'The power of WHY is not opinion, it's biology...people don't buy WHAY you do, they buy WHY you do it.' - Simon Sinek

I shouldn't have spoken out into that room this evening though. For some reason, I qualified my comment about people connecting to the speaker's beliefs with the information that I worked with charities helping them to train their communicators! I explained that the use of story was key to my training. It sounded like I was making a sales pitch! The last thing that I had wanted to do was to tout my wares at a workshop that had generously been put on for free with a speaker of high calibre, who was gracious enough to thank me for my unwarranted comment!! I may have slightly overused exclamation marks in this paragraph!

And so, after beating a hasty exit at the end of the workshop in order to assure that my touting for business was unintentional (!), I decided that a bag of chips was in order to restore my equilibrium. I feel Brene Brown would have approved. There is something about the great British chip that makes one rise again - strong! And arming my self with the vocabulary of the said Brene Brown, I now make a 'shameless' sales pitch:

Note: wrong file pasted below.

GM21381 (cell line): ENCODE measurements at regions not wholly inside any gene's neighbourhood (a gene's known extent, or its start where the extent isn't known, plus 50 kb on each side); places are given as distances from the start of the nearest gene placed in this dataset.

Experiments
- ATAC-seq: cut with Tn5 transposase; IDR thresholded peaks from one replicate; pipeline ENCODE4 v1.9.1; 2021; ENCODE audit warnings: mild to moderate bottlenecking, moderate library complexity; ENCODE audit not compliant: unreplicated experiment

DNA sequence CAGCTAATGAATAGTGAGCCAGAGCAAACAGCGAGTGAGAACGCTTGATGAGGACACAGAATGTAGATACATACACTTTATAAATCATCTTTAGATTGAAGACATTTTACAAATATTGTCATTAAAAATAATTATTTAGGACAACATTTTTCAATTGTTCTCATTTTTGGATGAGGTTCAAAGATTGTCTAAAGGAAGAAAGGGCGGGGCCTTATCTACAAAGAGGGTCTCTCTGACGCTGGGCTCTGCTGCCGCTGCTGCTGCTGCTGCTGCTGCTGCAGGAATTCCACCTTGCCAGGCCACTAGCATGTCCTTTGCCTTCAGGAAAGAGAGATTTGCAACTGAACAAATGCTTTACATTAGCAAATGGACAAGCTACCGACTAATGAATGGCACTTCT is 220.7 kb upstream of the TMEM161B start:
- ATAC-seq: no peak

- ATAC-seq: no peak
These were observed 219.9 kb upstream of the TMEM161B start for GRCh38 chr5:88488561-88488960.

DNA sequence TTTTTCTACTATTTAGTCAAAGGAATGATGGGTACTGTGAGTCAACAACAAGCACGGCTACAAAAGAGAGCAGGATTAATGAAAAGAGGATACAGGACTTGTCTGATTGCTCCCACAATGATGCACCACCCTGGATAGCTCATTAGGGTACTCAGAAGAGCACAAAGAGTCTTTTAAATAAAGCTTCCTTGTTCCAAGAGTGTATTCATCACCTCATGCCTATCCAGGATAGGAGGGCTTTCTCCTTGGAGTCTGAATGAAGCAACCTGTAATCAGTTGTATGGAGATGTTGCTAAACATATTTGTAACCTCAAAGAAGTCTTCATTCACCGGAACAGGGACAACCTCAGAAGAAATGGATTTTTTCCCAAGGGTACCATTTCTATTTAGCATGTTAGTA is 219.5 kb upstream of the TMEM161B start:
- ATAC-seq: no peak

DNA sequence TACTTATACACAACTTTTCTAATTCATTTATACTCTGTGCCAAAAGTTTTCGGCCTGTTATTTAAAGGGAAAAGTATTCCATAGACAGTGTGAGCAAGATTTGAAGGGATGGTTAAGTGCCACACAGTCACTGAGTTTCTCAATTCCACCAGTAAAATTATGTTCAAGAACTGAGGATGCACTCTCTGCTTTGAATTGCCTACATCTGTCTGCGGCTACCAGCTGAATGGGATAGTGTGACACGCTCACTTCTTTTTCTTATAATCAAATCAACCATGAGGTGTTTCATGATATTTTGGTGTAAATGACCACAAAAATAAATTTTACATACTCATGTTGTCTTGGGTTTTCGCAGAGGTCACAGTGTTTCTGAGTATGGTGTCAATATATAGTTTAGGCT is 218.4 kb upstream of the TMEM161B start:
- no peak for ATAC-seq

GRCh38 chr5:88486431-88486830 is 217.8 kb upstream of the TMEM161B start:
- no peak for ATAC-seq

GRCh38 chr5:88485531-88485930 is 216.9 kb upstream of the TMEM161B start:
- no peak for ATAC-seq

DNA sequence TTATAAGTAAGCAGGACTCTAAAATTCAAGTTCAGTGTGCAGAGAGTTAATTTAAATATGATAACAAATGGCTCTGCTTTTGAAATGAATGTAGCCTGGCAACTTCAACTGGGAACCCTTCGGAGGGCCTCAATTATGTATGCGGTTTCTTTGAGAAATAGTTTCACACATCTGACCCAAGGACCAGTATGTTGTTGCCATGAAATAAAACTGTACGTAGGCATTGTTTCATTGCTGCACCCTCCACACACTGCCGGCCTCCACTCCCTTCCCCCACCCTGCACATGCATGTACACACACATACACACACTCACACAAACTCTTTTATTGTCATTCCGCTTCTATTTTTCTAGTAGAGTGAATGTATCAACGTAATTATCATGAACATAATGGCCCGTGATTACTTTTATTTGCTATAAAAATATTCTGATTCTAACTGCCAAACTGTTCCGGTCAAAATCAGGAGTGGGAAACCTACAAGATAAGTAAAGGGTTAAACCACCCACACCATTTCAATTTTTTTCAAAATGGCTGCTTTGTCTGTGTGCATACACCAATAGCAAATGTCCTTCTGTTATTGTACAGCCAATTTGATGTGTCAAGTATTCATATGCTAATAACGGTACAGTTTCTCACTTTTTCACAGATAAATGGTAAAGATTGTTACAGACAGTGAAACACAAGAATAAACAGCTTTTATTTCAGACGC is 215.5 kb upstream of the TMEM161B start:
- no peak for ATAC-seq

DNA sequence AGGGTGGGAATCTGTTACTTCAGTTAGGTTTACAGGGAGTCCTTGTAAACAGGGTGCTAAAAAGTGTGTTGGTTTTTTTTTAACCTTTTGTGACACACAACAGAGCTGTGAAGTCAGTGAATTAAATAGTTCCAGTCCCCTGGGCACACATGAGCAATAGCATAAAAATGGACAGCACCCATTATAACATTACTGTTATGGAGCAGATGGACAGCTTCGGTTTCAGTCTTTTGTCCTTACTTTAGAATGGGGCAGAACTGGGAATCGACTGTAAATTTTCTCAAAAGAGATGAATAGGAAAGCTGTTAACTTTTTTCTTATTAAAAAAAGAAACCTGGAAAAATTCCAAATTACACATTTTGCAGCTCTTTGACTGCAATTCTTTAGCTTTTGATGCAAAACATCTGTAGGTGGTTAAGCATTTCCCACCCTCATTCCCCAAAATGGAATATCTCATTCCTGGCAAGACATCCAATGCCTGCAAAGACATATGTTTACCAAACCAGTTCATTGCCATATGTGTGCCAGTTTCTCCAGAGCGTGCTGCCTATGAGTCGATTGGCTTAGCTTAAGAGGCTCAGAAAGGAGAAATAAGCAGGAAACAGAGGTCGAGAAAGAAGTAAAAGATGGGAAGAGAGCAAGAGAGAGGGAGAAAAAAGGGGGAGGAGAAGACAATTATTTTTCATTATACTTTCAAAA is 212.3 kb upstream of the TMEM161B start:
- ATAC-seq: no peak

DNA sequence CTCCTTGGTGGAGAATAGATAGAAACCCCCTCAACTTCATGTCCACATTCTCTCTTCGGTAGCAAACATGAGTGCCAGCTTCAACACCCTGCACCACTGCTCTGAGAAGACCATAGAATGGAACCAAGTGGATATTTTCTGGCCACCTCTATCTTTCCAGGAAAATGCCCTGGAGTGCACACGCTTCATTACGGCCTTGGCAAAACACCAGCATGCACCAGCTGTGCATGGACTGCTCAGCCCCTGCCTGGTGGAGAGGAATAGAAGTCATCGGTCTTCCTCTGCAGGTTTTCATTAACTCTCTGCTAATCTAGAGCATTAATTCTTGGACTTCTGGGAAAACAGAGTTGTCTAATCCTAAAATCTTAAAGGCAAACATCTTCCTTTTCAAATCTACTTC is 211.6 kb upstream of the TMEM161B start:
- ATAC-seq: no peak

'The only reason to give a speech is to change the world.' - John F Kennedy

On the 18th and 19th November I am holding a two day speaker training course: 'How to Speak so that People will Listen.' This is a one off course. One off - in the sense - that it is heavily discounted as I would like to have just a small group of people involved who I can use as a sort of 'focus' group in regards to giving me feedback and quotes for future courses that I will be running. Normally a two day course would cost £300. This course will be just £175 and all refreshments, lunch and resources will be provided.

 The first day of training will look at:

1. What would be considered a 'perfect' presentation?
2. Authenticity and Vulnerability: presenting yourself in order to effectively engage your audience.
3. Always start with WHY when wanting to inspire.
4. The Campfire - the importance of our personal stories.
5. Story as biology - part of our DNA.
6. How to create a good story.
7. Understanding & developing your key messages.